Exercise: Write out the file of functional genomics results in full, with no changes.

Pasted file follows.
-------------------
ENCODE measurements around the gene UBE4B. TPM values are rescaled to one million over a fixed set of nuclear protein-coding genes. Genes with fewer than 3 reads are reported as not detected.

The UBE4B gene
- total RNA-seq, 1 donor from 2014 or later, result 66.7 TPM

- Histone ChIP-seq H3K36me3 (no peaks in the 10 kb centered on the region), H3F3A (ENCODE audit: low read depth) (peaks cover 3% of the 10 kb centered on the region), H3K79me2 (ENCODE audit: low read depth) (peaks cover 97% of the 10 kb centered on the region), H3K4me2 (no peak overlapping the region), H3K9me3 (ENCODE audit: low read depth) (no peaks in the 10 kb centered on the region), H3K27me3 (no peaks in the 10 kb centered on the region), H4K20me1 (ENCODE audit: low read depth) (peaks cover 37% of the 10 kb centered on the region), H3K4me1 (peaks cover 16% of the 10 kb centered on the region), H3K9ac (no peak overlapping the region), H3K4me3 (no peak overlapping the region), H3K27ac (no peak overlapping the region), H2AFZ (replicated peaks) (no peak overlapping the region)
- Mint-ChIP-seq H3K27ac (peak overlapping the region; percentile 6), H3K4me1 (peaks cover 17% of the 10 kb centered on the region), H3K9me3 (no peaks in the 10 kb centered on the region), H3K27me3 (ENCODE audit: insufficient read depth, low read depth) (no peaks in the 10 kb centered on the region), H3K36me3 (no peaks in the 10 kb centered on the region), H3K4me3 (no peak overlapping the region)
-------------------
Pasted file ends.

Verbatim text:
ENCODE measurements around the gene UBE4B. TPM values are rescaled to one million over a fixed set of nuclear protein-coding genes. Genes with fewer than 3 reads are reported as not detected.

The UBE4B gene
- total RNA-seq, 1 donor from 2014 or later, result 66.7 TPM

- Histone ChIP-seq H3K36me3 (no peaks in the 10 kb centered on the region), H3F3A (ENCODE audit: low read depth) (peaks cover 3% of the 10 kb centered on the region), H3K79me2 (ENCODE audit: low read depth) (peaks cover 97% of the 10 kb centered on the region), H3K4me2 (no peak overlapping the region), H3K9me3 (ENCODE audit: low read depth) (no peaks in the 10 kb centered on the region), H3K27me3 (no peaks in the 10 kb centered on the region), H4K20me1 (ENCODE audit: low read depth) (peaks cover 37% of the 10 kb centered on the region), H3K4me1 (peaks cover 16% of the 10 kb centered on the region), H3K9ac (no peak overlapping the region), H3K4me3 (no peak overlapping the region), H3K27ac (no peak overlapping the region), H2AFZ (replicated peaks) (no peak overlapping the region)
- Mint-ChIP-seq H3K27ac (peak overlapping the region; percentile 6), H3K4me1 (peaks cover 17% of the 10 kb centered on the region), H3K9me3 (no peaks in the 10 kb centered on the region), H3K27me3 (ENCODE audit: insufficient read depth, low read depth) (no peaks in the 10 kb centered on the region), H3K36me3 (no peaks in the 10 kb centered on the region), H3K4me3 (no peak overlapping the region)